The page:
Greek riot police attack civil servants who held national demonstrations on April 22, 2010 against the financial slump brought on by the world capitalist crisis. The financial institutions have worked out a package that is unacceptable to the workers., a photo by Pan-African News Wire File Photos on Flickr.
Asia Stocks Fall as Debt Crisis Undermines Greece, Italy Leaders
November 06, 2011, 11:41 PM EST
By Jonathan Burgos and Yoshiaki Nohara
Nov. 7 (Bloomberg) -- Asian stocks fell after Greek Prime Minister George Papandreou agreed to step down and as Italian Prime Minister Silvio Berlusconi struggled to keep his majority ahead of a crucial parliamentary vote tomorrow.
Westpac Banking Corp., Australia’s second-biggest lender by market value, slipped 1 percent on speculation Europe’s failure to contain its debt crisis will threaten bank earnings. Takeda Pharmaceutical Co. declined 2.1 percent after the Japanese drugmaker slashed its full-year profit outlook. Cnooc Ltd. dropped 2.1 percent after the Chinese oil explorer’s planned purchase of BP Plc’s stake in Argentine crude producer Pan American Energy LLC collapsed.
The MSCI Asia Pacific Index lost 0.3 percent to 119.84 as of 1 p.m. in Tokyo, with about three shares falling for every two that rose on the gauge. The measure sank 3.6 percent last week, the most since Sept. 23, after Greece announced plans to hold a referendum on Europe’s rescue package. Prime Minister George Papandreou agreed to step down to allow the creation of a unity government that will help secure international aid.
“It might get worse before it gets better,” Binay Chandgothia, Hong Kong-based portfolio manager at Principal Global Investors said in an interview on Bloomberg Television. “If you look at the experience in the last 12 to 18 months in Europe, the crisis brings out the right solutions. The way they are going to move is one step forward, two steps backward. We have to live with this.”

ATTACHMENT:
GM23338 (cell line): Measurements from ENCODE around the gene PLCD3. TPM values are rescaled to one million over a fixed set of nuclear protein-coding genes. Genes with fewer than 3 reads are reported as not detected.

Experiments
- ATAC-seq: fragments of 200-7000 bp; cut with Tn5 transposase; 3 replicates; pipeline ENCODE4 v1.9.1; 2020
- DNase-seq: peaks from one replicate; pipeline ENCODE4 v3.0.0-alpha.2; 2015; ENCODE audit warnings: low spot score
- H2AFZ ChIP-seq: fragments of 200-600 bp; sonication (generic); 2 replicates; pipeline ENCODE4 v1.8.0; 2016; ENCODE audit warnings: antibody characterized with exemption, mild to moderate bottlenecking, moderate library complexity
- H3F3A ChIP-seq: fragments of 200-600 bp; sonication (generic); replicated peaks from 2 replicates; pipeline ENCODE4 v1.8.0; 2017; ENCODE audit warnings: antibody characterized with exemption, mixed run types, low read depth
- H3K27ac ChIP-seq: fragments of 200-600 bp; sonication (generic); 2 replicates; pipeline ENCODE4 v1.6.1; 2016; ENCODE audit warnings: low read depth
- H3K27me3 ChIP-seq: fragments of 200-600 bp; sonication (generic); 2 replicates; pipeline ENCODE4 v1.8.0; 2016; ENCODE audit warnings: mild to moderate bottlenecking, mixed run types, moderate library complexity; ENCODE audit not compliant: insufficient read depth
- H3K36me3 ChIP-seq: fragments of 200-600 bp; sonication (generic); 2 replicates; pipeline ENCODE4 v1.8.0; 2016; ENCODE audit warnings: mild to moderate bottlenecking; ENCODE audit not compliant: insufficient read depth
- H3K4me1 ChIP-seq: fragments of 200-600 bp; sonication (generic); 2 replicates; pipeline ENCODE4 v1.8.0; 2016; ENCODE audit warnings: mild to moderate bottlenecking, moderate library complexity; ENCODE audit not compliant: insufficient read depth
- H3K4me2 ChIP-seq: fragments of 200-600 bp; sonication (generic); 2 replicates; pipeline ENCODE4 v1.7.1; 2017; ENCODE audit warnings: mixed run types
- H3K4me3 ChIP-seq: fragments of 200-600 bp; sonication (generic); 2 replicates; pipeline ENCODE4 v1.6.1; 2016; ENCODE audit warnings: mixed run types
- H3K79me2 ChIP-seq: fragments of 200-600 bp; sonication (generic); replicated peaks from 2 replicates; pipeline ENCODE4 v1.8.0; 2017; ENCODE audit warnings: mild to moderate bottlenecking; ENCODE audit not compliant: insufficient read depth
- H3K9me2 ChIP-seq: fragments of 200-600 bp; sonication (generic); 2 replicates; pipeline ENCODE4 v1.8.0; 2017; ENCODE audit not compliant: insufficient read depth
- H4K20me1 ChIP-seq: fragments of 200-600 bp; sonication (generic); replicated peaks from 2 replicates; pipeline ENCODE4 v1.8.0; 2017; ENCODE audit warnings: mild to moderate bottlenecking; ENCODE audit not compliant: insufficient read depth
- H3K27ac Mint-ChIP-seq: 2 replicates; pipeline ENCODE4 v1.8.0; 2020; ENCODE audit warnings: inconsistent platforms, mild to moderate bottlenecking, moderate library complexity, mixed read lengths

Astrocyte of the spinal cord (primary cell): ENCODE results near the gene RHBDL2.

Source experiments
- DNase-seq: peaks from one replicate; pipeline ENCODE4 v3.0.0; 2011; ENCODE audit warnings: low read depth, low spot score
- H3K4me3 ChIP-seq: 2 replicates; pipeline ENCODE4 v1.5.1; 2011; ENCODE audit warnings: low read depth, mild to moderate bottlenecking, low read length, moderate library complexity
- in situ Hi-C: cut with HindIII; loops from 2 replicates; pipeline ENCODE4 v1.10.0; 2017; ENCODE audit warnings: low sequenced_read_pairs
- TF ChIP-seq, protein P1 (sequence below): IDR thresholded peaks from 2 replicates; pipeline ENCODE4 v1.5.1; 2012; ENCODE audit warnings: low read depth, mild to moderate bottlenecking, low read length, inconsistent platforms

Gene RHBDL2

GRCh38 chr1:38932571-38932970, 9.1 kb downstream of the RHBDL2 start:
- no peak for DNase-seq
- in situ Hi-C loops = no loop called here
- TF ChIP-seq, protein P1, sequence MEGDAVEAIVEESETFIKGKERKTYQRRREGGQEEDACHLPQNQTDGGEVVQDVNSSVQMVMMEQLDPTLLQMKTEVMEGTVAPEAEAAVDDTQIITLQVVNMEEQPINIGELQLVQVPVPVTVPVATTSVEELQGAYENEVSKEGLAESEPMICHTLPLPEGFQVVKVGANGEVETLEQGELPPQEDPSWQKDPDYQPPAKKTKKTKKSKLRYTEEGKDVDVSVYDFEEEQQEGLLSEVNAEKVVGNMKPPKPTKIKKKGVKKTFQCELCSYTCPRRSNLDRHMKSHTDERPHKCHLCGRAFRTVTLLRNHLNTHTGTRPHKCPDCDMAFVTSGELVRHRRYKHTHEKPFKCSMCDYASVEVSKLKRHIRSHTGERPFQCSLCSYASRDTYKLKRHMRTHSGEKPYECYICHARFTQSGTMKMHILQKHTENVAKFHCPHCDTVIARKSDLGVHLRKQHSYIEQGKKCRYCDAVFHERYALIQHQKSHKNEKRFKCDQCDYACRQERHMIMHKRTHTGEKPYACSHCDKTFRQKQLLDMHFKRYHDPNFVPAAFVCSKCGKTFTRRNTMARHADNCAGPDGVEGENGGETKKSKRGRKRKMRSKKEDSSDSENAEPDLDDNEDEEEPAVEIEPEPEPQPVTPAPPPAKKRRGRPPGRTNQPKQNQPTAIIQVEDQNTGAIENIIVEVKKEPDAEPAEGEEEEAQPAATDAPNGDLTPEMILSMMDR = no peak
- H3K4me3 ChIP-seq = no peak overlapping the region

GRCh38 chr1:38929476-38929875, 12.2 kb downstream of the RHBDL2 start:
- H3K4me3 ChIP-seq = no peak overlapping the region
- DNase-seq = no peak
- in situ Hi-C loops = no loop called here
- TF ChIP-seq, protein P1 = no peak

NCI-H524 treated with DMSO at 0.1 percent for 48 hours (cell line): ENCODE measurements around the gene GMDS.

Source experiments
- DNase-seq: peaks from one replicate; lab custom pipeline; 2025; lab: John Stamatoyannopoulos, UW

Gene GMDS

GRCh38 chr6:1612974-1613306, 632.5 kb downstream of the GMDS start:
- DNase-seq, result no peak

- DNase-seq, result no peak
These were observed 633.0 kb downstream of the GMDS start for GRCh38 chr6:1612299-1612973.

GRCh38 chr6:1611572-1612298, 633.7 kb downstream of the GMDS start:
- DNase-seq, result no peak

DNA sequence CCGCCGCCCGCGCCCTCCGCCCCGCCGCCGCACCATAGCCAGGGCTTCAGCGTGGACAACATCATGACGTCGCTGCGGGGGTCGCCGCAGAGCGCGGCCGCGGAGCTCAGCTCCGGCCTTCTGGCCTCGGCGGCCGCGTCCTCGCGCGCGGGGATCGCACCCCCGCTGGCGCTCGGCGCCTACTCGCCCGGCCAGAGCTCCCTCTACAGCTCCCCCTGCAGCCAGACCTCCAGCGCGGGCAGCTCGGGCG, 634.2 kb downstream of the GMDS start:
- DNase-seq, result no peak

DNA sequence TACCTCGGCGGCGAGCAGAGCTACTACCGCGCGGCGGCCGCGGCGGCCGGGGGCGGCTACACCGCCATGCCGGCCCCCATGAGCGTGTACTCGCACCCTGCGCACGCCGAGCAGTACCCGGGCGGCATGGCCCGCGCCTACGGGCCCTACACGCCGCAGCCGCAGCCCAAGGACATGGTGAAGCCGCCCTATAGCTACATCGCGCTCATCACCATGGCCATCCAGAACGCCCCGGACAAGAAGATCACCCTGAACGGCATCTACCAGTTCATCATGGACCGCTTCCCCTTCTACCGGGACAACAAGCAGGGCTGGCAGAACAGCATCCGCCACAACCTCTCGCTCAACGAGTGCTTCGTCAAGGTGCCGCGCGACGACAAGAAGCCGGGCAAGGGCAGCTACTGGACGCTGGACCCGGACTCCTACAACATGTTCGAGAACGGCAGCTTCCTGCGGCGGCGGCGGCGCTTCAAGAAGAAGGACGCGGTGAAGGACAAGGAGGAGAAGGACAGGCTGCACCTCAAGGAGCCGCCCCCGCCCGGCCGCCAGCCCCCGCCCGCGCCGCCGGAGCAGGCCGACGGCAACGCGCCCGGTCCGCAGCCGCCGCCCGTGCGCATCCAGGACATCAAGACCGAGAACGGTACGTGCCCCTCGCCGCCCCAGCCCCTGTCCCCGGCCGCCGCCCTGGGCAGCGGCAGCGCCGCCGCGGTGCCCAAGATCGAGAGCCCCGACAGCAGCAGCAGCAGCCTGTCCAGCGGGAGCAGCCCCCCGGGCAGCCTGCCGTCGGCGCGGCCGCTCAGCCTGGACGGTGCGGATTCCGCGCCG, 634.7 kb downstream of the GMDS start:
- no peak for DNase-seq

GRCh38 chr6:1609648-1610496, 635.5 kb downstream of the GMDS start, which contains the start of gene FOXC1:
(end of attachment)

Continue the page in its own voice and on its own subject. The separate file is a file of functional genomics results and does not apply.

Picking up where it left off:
Japan’s Nikkei 225 Stock Average lost 0.4 percent. Hong Kong’s Hang Seng Index slipped 0.2 percent, while China’s Shanghai Composite Index dropped 0.3 percent. South Korea’s Kospi Index retreated 0.3 percent and Australia’s S&P/ASX 200 fell 0.6 percent. Markets in India, Malaysia, Philippines and Singapore were closed for holidays.
No IMF Agreement
Futures on the Standard & Poor’s 500 Index swung between gains of as much as 0.6 percent and losses of as much as 0.3 percent. In New York, the index fell 0.6 percent on Nov. 4 as the Group of 20 nations’ failure to agree on increasing the International Monetary Fund’s resources to fight Europe’s debt crisis offset a drop in the U.S. unemployment rate.
The refusal of major economies to offer more aid reflected irritation with Europe’s failure to resolve its crisis and foiled investor hopes that the summit would mark a turning point. The turmoil instead flared again with Berlusconi’s allies pressuring him to step aside as the contagion from the region’s sovereign-debt crisis pushed Italy’s borrowing costs to euro-era records.
‘Wait for Clarity’
“It’s an opportunity to sit back and wait for clarity in terms of how governments and investors are going to approach the European situation,” said Tim Schroeders, who helps manage $1 billion in equities at Pengana Capital Ltd. in Melbourne.